COUNCILLORS over the border have been branded “irresponsible” after describing Scotland’s imminent minimum pricing on alcohol as a “golden opportunity’.
Northumberland County Council’s Labour Group is reported as wondering if it should promote ‘booze cruise’ type visits to its neighbours over the border when the legislation comes into force in Scotland next year.
But, Councillor Catriona Bhatia, a non-executive director of Borders NHS Board, this week slammed the councillors over the border.
“The statements by the Councillors from south of the Border are frankly irresponsible. Similar words were said to encourage people across the Border when the smoking ban in public places was introduced in Scotland, but England soon followed our lead in implementing this important public health measure, and I am sure it will only be a matter of time before alcohol prices are equalised cross border as this misplaced opportunism is curtailed.”
And Dr Eric Baijal, Joint Director of Public Health NHS Borders and Scottish Borders Council and chairman of the Borders Alcohol & Drugs Partnership, said: “My professional view is that there is strong evidence that the price of alcohol is related to how much people drink. In Scotland the death rate associated with alcohol has more than doubled since the 1980s.
“The Minimum Pricing Bill is an opportunity to reduce both harm to individuals and their families associated with misuse of alcohol, but also to wider society in terms of increased burden on services such as Accident and Emergency departments, Fire Service and Police.”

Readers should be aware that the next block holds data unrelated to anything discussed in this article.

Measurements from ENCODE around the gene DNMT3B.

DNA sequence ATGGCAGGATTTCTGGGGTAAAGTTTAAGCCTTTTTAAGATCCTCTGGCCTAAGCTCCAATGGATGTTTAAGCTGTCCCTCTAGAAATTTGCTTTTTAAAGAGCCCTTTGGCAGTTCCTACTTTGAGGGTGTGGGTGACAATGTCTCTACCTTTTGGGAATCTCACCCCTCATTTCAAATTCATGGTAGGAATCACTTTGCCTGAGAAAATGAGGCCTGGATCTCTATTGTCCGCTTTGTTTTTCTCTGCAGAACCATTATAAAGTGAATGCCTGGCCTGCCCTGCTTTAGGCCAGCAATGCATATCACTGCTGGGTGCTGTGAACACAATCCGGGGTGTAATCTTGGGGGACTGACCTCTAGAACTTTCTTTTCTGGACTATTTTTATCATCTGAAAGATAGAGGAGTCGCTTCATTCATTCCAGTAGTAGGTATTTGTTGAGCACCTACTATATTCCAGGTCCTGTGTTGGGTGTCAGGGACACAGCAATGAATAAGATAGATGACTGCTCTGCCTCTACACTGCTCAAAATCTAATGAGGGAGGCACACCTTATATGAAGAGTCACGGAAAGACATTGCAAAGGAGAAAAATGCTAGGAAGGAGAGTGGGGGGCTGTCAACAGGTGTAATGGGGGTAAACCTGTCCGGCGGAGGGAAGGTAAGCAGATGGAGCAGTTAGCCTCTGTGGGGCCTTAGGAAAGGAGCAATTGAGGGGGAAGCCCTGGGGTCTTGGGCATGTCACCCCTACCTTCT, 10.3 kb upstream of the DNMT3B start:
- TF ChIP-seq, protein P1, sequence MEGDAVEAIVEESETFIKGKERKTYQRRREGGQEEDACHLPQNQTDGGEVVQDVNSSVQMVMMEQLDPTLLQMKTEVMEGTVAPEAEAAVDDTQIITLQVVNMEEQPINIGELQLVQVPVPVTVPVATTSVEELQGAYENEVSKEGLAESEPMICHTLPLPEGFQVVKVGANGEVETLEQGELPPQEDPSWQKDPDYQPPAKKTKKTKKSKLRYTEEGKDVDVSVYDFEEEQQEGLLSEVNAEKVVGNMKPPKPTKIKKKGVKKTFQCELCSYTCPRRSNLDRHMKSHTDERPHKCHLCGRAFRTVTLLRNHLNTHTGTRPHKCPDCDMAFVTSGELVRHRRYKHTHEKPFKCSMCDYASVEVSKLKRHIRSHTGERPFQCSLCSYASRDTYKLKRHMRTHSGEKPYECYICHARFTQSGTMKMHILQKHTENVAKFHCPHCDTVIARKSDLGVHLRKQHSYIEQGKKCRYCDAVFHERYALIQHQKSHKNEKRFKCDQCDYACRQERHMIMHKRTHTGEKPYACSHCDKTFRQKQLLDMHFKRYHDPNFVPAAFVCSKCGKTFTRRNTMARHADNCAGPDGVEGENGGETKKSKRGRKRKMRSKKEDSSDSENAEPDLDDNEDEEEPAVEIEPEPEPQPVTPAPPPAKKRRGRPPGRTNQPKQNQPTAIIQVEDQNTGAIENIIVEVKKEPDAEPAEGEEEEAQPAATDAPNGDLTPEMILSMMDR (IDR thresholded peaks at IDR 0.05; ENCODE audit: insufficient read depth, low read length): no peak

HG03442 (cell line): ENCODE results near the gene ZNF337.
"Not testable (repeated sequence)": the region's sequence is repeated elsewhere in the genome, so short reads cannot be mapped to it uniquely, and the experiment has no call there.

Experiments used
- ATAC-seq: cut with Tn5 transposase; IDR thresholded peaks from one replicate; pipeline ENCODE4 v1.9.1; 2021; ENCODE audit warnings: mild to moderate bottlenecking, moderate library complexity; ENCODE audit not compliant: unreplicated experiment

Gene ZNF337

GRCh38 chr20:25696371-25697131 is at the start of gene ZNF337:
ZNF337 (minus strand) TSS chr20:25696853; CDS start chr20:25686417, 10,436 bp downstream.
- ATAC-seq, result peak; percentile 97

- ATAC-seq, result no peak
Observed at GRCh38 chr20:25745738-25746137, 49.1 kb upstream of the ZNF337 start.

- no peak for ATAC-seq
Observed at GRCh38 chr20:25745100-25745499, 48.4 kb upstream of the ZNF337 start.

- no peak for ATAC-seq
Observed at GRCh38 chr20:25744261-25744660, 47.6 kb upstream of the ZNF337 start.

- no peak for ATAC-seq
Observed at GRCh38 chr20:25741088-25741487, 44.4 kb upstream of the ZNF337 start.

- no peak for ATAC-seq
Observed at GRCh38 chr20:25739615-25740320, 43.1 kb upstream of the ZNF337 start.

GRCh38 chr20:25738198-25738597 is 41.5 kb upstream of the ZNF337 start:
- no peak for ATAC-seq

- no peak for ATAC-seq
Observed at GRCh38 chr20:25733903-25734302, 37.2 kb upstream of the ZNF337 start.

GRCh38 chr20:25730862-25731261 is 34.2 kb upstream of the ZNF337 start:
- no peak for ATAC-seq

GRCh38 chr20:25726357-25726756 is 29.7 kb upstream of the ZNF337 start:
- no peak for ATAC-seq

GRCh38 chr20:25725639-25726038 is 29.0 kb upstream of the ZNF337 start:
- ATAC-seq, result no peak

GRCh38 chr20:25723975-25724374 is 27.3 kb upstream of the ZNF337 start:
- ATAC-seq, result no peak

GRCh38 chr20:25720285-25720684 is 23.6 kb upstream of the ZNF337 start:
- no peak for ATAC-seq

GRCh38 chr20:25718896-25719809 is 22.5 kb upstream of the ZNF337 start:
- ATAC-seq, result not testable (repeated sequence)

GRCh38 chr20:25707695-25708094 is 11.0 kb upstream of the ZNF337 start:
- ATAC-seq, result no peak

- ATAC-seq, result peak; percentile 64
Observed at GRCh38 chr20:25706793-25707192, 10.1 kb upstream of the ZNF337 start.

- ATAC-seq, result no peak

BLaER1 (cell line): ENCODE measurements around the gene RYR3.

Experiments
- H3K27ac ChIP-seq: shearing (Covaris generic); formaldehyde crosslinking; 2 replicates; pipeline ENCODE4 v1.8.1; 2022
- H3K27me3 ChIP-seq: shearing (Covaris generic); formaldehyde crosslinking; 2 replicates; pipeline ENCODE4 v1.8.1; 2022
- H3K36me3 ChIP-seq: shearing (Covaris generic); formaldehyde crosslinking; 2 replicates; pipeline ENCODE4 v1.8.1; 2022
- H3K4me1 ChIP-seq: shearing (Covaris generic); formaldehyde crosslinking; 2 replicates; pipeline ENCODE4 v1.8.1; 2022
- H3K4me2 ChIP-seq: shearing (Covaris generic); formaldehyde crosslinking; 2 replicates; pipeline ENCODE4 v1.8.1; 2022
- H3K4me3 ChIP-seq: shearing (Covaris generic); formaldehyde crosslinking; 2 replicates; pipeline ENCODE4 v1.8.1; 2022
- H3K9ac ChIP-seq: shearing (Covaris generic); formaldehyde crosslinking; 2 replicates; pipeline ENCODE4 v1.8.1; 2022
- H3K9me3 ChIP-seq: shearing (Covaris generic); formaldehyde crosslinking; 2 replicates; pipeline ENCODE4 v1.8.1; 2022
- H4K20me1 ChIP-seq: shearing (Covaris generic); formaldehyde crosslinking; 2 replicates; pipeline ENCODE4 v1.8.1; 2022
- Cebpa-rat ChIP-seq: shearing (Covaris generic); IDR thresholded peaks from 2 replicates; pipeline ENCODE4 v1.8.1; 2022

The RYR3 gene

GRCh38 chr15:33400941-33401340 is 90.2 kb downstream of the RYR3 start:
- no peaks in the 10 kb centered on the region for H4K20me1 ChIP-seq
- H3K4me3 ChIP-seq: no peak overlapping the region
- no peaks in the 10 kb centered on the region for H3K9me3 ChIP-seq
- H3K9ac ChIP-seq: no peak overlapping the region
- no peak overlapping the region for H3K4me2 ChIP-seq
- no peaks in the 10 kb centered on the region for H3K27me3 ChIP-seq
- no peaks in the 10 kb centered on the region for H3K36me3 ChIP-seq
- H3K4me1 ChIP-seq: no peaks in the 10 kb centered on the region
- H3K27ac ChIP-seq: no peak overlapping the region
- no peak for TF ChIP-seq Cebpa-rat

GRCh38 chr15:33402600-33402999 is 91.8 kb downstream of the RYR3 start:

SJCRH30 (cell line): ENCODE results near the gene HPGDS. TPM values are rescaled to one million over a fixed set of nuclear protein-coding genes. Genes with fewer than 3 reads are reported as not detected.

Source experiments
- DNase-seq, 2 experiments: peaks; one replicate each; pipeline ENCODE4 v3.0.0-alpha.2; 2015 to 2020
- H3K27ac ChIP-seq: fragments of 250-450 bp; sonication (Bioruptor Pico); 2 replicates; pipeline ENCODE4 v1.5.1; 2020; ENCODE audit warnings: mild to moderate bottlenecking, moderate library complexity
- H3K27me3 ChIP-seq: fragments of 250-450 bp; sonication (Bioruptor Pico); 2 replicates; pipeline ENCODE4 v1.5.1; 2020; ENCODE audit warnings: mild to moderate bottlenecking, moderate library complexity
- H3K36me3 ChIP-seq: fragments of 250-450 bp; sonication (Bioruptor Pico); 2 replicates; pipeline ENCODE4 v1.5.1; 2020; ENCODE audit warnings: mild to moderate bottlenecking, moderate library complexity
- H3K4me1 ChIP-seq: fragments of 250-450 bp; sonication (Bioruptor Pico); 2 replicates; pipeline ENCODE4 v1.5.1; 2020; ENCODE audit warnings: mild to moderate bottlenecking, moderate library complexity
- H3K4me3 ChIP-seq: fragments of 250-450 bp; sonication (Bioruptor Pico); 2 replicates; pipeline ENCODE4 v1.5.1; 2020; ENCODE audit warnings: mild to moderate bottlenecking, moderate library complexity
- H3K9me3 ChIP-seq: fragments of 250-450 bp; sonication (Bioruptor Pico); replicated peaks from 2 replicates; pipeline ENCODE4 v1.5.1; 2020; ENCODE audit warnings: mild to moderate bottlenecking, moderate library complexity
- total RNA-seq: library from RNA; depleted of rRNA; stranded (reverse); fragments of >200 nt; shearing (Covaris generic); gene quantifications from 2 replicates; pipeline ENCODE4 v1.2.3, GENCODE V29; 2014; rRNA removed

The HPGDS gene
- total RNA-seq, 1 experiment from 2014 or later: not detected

“It would be disappointing if this effective public health measure were used to gain profits for businesses at the expense of other people’s health. I appreciate there may be a different political view.”
The Scottish government is introducing minimum pricing for alcohol next year in a bid to cut the nation’s binge drinking.
From April, one unit of alcohol will cost a minimum of 50p in Scotland, meaning a basic bottle of wine will be £4.70 compared with England, where it is around £3.50.
Last week the BBC reported Northumberland County Council’s Labour Group as describing it as a “golden opportunity” to boost spending in the county’s towns.
And yesterday group leader Grant Davey defended his position to TheSouthern.
“We suggested this way back in February, we said then the introduction of minimum alcohol unit pricing in Scotland may be an opportunity to increase trade. It’s not a health issue, we are not trying to destroy people’s health.
“We are dealing with this as a purely commercial matter. It could mean an increase in business: Northumberland has massively high unemployment, we have a ward here where 60 per cent of children are in poverty. It’s people’s own choice whether they drink or not.”
The BBC last week reported the Labour group’s economic spokeswoman Susan Davey as saying money should be set aside to promote the county as a destination for “booze cruises”.
“Tourism into England has an opportunity to grow second to none. By not setting aside an adequate advertising budget to promote travel and shopping in Northumberland to the Scots, the county may miss out on this golden opportunity.
“Shops in Berwick, Alnwick and Morpeth with easy access to the A1 should be preparing to accept a huge increase in trade but I expect, without an advertising campaign, Carlisle with its easy motorway access will win this race.”
Northumberland County Council itself issued at statement last week saying: “Northumberland County Council is not looking to promote the sale of cheap alcohol or attract people from Scotland to do this.”
And it is organising its own public meeting to debate minimum pricing of alcohol and has invited public health experts, doctors and the police to attend.